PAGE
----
As an exercise in getting more familiar with op-amps, I have built this blinking LED circuit:


With the values above the circuit works fine on the breadboard, and in the Falstad simulator:


If I change R3 to 5 MΩ however (trying to increase the time constant), the simulator still works however the breadboard version doesn't. I assume this is due to the current being too low through the capacitor, and parasitic effects or leakages taking over (e.g. if I put a single multimeter lead on one of the capacitor's pins the circuit starts working...).

My question is: Is there anything I can do to improve that circuit to get slower blinking rates? I am doing this as a learning experiment, so I want to keep the LM358 / single power supply core setup.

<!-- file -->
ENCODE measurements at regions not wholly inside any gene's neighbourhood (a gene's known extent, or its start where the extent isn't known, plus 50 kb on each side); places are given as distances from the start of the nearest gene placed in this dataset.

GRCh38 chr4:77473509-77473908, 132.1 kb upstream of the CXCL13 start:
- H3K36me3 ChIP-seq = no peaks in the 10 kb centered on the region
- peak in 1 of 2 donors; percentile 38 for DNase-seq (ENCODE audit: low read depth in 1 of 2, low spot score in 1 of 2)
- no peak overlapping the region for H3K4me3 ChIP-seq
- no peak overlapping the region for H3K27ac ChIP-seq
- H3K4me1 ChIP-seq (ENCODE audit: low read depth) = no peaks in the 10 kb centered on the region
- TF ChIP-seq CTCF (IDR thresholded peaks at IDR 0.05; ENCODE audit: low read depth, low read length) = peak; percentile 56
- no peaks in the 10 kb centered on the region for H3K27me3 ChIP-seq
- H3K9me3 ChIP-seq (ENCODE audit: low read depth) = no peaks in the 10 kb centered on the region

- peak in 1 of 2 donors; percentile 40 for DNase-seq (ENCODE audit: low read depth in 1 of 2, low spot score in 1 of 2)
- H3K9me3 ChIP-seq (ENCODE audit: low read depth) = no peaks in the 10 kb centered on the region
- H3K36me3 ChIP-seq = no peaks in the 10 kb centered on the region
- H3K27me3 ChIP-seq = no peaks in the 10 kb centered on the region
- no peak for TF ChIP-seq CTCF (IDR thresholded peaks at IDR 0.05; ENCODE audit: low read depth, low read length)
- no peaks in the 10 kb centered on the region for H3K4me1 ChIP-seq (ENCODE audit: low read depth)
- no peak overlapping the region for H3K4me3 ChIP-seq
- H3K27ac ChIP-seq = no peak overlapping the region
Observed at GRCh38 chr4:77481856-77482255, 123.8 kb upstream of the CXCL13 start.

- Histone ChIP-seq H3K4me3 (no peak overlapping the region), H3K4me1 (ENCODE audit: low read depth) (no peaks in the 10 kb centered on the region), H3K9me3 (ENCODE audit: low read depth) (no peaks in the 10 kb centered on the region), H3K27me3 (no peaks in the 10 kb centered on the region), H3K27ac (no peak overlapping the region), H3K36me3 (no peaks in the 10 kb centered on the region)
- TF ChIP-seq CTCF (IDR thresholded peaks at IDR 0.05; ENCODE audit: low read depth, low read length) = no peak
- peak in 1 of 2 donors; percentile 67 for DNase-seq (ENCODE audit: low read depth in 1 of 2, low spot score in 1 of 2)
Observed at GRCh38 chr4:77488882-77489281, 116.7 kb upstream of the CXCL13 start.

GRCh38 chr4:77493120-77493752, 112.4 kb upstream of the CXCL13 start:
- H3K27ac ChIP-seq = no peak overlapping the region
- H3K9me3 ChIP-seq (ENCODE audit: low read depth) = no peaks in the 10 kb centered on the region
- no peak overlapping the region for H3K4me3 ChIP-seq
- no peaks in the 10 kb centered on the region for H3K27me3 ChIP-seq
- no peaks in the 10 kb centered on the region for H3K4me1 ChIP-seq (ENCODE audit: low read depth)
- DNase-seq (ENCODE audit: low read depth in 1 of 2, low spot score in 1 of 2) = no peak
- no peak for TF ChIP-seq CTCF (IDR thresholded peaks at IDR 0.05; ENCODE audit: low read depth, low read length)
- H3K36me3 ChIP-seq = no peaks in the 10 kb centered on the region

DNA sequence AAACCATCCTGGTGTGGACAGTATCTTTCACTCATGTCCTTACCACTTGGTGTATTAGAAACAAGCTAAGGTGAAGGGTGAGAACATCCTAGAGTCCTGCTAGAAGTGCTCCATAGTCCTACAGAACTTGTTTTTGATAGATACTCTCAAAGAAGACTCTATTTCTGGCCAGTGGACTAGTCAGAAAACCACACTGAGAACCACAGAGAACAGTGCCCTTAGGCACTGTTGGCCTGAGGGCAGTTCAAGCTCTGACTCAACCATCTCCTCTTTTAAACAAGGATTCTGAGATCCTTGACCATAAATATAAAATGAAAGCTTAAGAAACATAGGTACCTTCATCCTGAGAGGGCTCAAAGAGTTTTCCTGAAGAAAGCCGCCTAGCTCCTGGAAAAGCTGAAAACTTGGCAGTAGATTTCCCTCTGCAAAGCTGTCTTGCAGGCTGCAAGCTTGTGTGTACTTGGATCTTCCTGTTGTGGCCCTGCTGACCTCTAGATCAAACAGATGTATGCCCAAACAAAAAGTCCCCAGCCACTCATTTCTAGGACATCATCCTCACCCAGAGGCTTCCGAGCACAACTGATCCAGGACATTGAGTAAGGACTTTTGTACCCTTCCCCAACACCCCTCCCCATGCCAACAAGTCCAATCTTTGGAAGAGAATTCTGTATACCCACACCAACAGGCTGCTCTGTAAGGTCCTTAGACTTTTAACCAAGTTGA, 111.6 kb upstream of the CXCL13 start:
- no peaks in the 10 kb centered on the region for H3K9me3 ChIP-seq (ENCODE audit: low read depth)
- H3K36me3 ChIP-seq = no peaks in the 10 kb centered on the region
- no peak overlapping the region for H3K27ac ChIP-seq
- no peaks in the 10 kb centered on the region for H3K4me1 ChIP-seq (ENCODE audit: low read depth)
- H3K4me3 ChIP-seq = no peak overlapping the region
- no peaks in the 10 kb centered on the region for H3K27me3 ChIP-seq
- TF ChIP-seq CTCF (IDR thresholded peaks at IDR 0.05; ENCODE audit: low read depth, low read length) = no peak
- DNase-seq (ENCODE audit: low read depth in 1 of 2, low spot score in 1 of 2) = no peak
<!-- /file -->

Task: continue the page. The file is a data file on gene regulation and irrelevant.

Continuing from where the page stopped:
I have large electrolytic capacitors that I could use, but I don't know how to avoid the reverse voltages.

Other suggestions welcome - thanks!

  • 1
    \$\begingroup\$ Try taking the lower pin on the 100 nF capacitor directly to ground/0 volts/battery negative. \$\endgroup\$
    – Andy aka
    Apr 10, 2020 at 11:46

1 Answer 1


Increasing the capacitance is the obvious way to do what you want.

I think what @Andyaka is trying to say is that if you connect the negative terminal of an electrolytic capacitor to ground you won't have the problem of applying reverse voltages to it. However, electrolytic capacitors tend to be much more leaky than ceramic or other solid dielectric capacitors, so you may also need to reduce the value of R3.

  • \$\begingroup\$ Works like a charm, thanks to both of you. I started from circuits with 2 power sources so going down to the virtual -2.5V rail felt like cheating, but I already had to do it for the load to get enough voltage across the LED anyway... \$\endgroup\$
    – Franck
    Apr 10, 2020 at 13:45

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